The need for caregiving is enormous. Thanks to extraordinary advances in medical technology, Americans are surviving illnesses and injuries that would have killed them a generation ago, and more of us are living into our eighties and nineties than ever before. Yet most people over sixty-five live with the burden of one or more chronic illness. The problems created by the caregiving needs of these and other groups are at the center of several of the most explosive political issues of our time: health care, welfare, child care, and family leave. These issues can be resolved, the editors of this volume contend, only when we as a society understand and value the work of caregiving and provide support for professional and family caregivers.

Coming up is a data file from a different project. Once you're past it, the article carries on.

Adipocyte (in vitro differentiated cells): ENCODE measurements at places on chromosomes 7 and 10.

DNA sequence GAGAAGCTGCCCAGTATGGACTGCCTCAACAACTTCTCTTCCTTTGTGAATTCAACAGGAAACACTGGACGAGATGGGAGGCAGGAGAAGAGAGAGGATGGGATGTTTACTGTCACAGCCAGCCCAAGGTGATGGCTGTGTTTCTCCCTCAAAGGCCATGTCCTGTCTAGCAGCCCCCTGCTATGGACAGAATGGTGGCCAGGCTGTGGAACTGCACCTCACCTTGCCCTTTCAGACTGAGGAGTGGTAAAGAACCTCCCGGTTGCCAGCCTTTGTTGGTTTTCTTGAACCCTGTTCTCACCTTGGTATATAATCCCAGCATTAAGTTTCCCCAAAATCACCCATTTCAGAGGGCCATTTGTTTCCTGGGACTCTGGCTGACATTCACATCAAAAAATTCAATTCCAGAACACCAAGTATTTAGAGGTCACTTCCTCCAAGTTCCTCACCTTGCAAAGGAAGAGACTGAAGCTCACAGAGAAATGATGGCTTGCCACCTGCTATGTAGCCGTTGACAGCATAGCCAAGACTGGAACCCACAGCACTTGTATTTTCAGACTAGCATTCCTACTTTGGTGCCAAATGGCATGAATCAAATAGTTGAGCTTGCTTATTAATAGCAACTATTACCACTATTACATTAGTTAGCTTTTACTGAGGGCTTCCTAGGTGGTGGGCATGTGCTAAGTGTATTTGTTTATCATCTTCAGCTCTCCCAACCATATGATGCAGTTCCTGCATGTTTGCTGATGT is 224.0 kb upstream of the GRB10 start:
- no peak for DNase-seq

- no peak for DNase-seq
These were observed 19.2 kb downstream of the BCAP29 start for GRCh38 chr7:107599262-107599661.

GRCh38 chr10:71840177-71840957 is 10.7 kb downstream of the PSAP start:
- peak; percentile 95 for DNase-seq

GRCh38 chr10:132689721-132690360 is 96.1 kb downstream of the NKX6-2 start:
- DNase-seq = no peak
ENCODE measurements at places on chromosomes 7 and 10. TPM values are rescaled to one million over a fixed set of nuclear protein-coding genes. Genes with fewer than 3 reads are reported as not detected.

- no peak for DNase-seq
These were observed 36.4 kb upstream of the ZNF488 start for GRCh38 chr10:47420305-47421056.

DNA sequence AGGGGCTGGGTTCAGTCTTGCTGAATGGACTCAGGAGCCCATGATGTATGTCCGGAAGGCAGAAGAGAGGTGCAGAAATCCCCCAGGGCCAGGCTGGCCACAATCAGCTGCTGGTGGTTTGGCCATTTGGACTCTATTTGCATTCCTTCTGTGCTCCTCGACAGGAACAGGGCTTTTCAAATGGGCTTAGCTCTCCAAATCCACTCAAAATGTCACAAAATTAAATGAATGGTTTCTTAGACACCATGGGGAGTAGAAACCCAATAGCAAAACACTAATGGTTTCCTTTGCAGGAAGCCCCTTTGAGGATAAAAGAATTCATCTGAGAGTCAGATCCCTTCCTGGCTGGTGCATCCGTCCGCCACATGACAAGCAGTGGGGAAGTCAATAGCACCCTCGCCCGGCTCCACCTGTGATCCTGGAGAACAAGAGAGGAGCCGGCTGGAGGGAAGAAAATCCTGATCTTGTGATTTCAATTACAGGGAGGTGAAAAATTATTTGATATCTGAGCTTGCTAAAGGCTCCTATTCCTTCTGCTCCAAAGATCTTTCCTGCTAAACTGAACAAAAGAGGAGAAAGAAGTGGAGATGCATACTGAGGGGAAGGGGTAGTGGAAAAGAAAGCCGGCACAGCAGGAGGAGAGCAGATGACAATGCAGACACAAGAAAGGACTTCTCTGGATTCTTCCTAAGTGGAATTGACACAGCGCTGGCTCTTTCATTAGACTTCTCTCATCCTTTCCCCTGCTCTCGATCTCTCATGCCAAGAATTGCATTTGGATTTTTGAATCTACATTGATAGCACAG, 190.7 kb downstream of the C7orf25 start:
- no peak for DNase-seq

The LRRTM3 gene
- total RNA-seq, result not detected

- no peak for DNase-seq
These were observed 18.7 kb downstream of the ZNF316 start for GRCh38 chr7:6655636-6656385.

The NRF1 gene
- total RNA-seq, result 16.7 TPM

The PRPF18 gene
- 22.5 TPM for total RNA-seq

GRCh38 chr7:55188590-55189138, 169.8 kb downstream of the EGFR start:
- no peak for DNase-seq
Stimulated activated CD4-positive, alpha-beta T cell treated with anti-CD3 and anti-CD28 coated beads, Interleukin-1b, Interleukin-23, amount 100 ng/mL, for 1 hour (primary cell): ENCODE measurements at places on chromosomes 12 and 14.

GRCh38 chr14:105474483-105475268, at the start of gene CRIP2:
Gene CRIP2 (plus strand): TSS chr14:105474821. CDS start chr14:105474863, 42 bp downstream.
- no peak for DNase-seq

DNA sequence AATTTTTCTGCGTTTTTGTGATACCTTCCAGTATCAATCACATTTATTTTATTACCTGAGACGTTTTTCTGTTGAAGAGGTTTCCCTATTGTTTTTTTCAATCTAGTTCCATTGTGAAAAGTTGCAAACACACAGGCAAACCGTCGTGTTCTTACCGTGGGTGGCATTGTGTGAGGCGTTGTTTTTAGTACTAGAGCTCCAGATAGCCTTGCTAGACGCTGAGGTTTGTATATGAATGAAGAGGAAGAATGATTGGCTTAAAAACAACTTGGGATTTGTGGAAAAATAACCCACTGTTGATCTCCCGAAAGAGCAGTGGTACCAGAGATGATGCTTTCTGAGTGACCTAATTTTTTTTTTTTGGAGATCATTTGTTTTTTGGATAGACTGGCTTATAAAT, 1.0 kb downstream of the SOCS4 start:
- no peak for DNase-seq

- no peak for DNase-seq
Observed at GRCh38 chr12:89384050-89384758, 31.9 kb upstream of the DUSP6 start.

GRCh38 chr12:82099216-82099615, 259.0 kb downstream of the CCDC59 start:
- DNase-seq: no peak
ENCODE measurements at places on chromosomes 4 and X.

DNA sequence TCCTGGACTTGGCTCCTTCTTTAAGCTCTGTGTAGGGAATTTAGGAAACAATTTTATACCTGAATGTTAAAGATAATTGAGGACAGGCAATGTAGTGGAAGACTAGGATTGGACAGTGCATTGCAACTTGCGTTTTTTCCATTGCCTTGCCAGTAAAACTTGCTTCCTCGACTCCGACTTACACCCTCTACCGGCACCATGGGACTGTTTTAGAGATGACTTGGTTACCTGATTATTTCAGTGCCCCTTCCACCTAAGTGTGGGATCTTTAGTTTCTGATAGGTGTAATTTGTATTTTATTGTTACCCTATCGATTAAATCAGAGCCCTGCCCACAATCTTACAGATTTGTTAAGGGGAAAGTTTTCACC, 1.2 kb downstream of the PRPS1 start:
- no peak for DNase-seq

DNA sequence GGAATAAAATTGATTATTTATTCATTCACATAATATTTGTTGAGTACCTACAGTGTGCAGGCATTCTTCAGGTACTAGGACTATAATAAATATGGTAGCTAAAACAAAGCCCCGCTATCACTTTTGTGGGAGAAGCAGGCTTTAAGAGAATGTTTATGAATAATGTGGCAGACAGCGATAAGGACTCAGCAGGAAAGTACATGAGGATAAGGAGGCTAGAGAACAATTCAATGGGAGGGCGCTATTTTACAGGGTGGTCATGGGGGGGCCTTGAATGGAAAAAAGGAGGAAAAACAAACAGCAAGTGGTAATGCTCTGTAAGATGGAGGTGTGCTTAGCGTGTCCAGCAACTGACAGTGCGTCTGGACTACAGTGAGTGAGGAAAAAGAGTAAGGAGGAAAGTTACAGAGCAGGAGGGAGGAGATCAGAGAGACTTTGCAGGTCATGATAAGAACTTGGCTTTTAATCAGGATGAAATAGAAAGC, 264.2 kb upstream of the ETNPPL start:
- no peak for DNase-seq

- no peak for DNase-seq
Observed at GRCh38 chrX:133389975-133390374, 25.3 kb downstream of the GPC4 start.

The editors of this volume look not only at the financial, emotional, and physical demands of giving and receiving care but at the strengths and rewards inherent in the world of caregiving. This far-reaching book explores the depth and complexity of caregiving, from practice and personal experience, to ethics and policymaking, to home and institutional care.